Why should I go to Rails Camp?


(Elliott Hilaire) #1

Hi Folks,

I’ve attended a few camps and absolutely love them.

I live in the UK now. I went to Rails Camp Scotland last year. It’s smaller and less well known here.

A question that came up a few times was: "How can I convince my employer that Rails Camp is worthwhile?"
It’s a barrier that didn’t seem to exist as much in Australia because it’s so well known.

I have a 5 minute slot to talk about Rails Camp at a conference. I’d like to crowdsource some answers to help me prepare.

So, As an employee, employer, rails camper, what is your most compelling reason or example that Rails Camp is worthwhile?


(Anton Katunin) #2

I’d say that Ruby is all about opensource; opensource is all about community; and you can’t get better than Railscamp for knowing your community.

If that doesn’t work, throw some ideas that it’s the best place to hire great people.

I haven’t heard a good description about Railscamp myself. Usually it’s I can’t describe it, you just have to go there and see yourself. So i’m keen to see what other people have to say about it.


(Toby Nieboer) #3

RailsCamp is what you make of it. You can spend the entire time hacking, by yourself or with someone else; you can spend the whole time socialising and hanging out with your friends; or you can spend it meeting people you’ve only previously known by reputation or by username. All of these things make for happier developers, in my experience.

There’s also learning the fine art of deception via Werewolf, which is one of my favourite aspects :wink:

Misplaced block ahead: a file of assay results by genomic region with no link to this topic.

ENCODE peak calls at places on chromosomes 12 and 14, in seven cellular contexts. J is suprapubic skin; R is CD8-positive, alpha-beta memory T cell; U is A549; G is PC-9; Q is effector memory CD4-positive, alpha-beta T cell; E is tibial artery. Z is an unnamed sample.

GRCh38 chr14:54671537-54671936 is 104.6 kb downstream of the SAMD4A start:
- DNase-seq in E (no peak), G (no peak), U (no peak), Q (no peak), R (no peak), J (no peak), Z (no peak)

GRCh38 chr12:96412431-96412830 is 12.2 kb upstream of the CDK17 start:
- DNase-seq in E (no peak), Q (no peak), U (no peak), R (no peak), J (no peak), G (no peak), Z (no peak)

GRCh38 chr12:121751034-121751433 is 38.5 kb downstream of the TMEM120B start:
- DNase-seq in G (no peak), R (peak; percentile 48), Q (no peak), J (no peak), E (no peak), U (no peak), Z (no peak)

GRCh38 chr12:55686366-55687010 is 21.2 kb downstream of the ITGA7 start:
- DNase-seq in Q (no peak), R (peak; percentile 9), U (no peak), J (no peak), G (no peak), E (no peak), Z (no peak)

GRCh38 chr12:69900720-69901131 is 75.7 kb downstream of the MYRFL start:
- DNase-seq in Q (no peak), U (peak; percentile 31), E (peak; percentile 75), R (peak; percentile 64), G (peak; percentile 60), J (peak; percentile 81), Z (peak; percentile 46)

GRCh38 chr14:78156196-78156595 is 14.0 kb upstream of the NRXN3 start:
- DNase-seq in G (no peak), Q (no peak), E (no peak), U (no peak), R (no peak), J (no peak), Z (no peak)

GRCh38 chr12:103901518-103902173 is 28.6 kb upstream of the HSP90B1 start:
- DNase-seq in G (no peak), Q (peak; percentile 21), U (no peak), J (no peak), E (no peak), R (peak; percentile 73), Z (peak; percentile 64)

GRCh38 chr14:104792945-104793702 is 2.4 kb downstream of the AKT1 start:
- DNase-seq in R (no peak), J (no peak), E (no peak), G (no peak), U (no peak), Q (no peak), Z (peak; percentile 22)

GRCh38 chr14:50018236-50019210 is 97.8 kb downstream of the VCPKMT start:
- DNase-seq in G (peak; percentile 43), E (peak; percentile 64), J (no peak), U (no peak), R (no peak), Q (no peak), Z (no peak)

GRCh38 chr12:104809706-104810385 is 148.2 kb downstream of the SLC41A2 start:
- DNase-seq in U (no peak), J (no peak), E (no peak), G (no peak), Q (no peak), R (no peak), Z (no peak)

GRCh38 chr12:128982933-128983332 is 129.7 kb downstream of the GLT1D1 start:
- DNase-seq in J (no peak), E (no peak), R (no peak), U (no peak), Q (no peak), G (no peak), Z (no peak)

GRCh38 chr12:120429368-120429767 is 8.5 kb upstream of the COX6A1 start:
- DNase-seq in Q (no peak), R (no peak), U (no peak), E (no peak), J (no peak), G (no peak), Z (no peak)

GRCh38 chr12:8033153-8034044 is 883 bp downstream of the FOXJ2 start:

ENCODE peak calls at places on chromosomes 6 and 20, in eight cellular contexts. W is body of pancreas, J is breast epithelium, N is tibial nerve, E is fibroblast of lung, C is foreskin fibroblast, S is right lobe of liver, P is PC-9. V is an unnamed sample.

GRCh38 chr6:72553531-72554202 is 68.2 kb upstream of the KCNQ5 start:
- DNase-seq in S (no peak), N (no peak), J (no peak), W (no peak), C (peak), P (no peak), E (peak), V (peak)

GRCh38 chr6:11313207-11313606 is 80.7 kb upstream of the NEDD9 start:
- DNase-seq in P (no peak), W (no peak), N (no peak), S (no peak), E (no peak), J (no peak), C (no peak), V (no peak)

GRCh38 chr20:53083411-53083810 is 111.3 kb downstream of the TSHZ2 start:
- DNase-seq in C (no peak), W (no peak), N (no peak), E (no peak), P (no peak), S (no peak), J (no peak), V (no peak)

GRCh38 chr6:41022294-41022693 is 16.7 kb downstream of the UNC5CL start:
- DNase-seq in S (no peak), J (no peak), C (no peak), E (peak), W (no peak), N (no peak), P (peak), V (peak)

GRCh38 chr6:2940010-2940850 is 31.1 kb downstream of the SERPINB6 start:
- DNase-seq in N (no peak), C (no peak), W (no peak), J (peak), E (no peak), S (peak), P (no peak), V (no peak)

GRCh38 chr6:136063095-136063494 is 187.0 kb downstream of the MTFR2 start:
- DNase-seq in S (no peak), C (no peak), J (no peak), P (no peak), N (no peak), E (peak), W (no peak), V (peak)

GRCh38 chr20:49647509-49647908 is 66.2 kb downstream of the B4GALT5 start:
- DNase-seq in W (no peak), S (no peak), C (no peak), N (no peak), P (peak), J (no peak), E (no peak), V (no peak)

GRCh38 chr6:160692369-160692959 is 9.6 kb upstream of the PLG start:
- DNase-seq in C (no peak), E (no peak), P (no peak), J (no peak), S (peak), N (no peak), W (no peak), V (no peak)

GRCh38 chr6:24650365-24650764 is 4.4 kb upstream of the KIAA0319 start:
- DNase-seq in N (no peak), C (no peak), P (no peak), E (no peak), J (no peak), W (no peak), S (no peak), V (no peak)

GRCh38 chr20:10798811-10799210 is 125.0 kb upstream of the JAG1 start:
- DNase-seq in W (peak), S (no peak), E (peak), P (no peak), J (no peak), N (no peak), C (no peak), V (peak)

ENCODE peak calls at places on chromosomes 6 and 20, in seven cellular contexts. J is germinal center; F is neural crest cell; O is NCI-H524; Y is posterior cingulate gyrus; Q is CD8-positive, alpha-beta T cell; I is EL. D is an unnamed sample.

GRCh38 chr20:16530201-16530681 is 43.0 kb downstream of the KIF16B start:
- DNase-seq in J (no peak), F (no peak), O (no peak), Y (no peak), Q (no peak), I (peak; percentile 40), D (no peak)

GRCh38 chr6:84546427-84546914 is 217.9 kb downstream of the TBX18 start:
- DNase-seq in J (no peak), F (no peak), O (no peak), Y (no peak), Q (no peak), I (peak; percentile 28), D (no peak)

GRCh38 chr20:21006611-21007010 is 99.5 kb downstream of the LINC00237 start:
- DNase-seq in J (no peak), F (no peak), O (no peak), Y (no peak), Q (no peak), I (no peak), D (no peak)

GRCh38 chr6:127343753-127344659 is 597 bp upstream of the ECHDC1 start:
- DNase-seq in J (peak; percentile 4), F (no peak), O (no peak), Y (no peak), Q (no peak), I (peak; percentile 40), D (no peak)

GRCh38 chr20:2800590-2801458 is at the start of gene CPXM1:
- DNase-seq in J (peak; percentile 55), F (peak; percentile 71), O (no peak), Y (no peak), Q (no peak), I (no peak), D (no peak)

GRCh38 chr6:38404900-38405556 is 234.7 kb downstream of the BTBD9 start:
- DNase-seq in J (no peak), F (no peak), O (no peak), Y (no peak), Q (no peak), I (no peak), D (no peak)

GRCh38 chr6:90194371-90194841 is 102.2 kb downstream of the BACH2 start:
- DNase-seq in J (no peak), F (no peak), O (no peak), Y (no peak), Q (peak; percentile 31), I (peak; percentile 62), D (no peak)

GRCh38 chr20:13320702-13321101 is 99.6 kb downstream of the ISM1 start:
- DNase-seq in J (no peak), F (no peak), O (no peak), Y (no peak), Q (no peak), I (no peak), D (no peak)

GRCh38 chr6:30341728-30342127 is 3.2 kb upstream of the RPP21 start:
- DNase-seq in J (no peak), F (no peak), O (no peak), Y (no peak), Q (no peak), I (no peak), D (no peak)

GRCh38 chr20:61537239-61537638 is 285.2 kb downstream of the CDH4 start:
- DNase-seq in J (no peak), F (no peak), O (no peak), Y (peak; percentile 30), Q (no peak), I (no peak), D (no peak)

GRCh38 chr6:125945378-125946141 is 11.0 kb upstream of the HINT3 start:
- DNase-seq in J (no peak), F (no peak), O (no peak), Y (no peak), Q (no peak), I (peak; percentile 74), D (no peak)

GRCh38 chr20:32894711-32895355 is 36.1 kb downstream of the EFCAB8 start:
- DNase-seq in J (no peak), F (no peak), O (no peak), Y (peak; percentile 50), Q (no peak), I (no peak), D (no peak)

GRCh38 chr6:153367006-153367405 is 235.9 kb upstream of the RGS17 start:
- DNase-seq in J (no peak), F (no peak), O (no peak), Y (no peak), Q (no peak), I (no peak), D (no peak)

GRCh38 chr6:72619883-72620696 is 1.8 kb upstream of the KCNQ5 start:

(Elliott Hilaire) #4

Thanks Anton and Toby.

The video of the talk I was preparing for is online here:


(Elliott Hilaire) #5

Some more thoughts:

So far every camp I’ve been to has paid for itself in different ways:

  • Friends.

  • Inspiration. I saw people making things for fun. At the next camp I tried making something similar. Random ideas came easily and creativity spiked in such a freeing environment. That kicked of a string of other fun little projects that have also been the catalyst for talks.

  • Confidence. Rails Camp shrunk the gap in my mind between me and my kind-of-dev-I-could-never-be-image when I worked, rested and played side by side with excellent people. I got up and showed what I made. This gave me the confidence to go a little further and do the same at a conference. And that experience has cascaded too.

These are direct benefits to me but indirect benefits to my employer.

It was difficult to identify these before the Rails Camps but I see them now when looking back. I think that’s why RC is hard to pitch ahead of time.

If I were paid my hourly rate to level up in the same way—I wouldn’t be able to do it in-budget and on my own for what it costs to go to Rails Camp.